Based on the color and the attributed culture alone, Coca-Cola and Pepsi diverge from the purpose in which their websites were established. Although they mainly set their websites to advertise their product, the former seems to be more attuned to advertising its culture and evoking the feeling of home and relaxation to the visitor, whereas the latter focuses more on promoting the brand by way of its culture. Thus, Coca-Cola website has far lesser count of words used than the Pepsi website. Coca-Cola mainly uses pictures, particularly of the abstract type to evoke the feeling of “warmness”. Only the following words were placed in their site: music, sports, coke side of life, about the company, careers and their trademark motto “Make Every Drop Count.” These words were not even emphasized; the colors used for the text and even the size of the font are dead and small, respectively. Moreover, they were placed at the far north and south of the site. “Music” being placed first and earlier than sports and the rest suggests that Coca-Cola intends the visitor to check out the music first. This is another strategy to “refresh” the memory of the visitor of the times he/she took a sip of the soda. On the other hand, Pepsi makes use of quite a number of words to attract the guest. A quick look at the site tells the visitor that it has many “cool” things in store for him/her. The “flash” nature of the site is consistent with “modernity,” as the contemporary generation is usually characterized as fast-paced. It is also a good strategy to stop boring the visitor because with one move of the mouse, almost everything displayed on the screen changes. Among the number of “cool” things that Pepsi offers based on their website under the general headings are entertainment, promotions, ads & more, cause, products, pepsico, join and shop. Entertainment as the first text aside from “home” is consistent with Pepsi’s use of the trendy as the entertainment section is usually filled with new and “in” stuffs that most consumers buy and patronize. Thus, if the visitor finds that his/her favorite singer, dancer, music and celebrities promote Pepsi, then Pepsi might be “cool” too. Following this assumption leads the visitor to check out “promotions” and “ads & more”, Pepsi’s strategy to strengthen the assumption from a “might” to a “be,” so that ‘Pepsi “might” be cool’ becomes ‘Pepsi IS c-o-o-l!’. Then it tries to justify its coolness from shifting the visitor’s perception from it being ONLY cool to something COOL and NOBLE by means of its “cause.” After which, it begins to advertise its “products” and its “company.” But what is astonishing with the website is that it tries to take hold of their visitors more than Coca-Cola. Including the “join” and “shop” sections promises the visitor of more things to come. Basically, therefore, both websites use a means to “hypnotize” (for Coca-Cola) and “indoctrinate” (for Pepsi) the visitors into their culture before they introduce their products.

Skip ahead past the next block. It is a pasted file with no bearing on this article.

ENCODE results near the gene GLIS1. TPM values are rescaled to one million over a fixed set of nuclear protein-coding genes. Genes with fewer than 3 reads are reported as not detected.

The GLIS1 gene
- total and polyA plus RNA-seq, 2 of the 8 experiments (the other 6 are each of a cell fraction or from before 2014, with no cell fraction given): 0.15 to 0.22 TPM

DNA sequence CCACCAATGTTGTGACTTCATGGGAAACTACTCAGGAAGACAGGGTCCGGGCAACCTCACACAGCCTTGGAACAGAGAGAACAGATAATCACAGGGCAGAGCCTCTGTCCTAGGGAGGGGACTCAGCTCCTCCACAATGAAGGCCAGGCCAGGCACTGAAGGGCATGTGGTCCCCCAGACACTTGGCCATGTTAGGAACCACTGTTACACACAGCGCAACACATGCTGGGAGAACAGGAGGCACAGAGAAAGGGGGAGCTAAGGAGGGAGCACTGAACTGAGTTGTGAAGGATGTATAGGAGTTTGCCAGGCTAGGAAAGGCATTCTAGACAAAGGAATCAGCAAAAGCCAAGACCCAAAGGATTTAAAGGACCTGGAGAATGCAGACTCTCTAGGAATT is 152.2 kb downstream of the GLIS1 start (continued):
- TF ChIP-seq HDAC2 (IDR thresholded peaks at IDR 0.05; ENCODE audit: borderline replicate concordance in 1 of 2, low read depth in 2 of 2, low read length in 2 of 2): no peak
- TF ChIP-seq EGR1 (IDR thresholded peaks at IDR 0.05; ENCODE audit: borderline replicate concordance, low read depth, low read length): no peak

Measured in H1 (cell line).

What separates the Coca-Cola website from Pepsi lies in its deep concern with the visitor to be a long-term member of the company. Including the section “careers” gives the visitor a sense of being cared for by the company, unlike Peps which implies an authoritarian mode by the statement “I want to serve Pepsi”. Assuming and illogical, maybe, but including that section in the website means that the company does not only want your money, they also want you to work with them. It is also a variant of the “bandwagon” especially if the visitor knows someone who works for the company. After all, who does not want to get associated to such a BIG company? Another good thing about the Coca-Cola website is that it appeals to national identity. Accessing the official website automatically leads the visitor to the Coca-Cola Website intended for the country where the visitor is located.